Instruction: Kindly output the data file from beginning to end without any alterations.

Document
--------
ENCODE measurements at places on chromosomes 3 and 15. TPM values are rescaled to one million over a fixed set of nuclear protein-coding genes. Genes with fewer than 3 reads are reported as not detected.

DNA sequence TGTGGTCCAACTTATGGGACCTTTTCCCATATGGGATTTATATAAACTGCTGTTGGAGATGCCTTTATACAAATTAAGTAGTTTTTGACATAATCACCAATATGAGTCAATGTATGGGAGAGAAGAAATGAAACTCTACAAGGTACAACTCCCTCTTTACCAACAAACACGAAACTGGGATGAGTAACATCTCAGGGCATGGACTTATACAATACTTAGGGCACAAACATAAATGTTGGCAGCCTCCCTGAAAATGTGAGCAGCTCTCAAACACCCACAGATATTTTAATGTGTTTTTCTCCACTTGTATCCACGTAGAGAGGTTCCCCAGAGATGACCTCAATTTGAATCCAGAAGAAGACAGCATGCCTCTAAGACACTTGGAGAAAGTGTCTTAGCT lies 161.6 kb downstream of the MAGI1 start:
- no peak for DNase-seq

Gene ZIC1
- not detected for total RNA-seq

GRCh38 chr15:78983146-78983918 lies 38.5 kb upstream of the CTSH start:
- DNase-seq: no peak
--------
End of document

ENCODE measurements at places on chromosomes 3 and 15. TPM values are rescaled to one million over a fixed set of nuclear protein-coding genes. Genes with fewer than 3 reads are reported as not detected.

DNA sequence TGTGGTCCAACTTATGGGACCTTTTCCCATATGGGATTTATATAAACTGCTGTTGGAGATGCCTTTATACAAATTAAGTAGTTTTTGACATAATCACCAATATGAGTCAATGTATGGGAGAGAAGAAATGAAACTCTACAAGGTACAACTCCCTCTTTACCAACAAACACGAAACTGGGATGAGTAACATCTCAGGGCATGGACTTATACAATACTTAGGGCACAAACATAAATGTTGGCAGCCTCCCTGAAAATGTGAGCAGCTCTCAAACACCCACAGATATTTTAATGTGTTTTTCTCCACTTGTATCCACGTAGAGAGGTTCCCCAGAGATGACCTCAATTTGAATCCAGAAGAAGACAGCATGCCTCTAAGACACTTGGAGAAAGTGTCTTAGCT lies 161.6 kb downstream of the MAGI1 start:
- no peak for DNase-seq

Gene ZIC1
- not detected for total RNA-seq

GRCh38 chr15:78983146-78983918 lies 38.5 kb upstream of the CTSH start:
- DNase-seq: no peak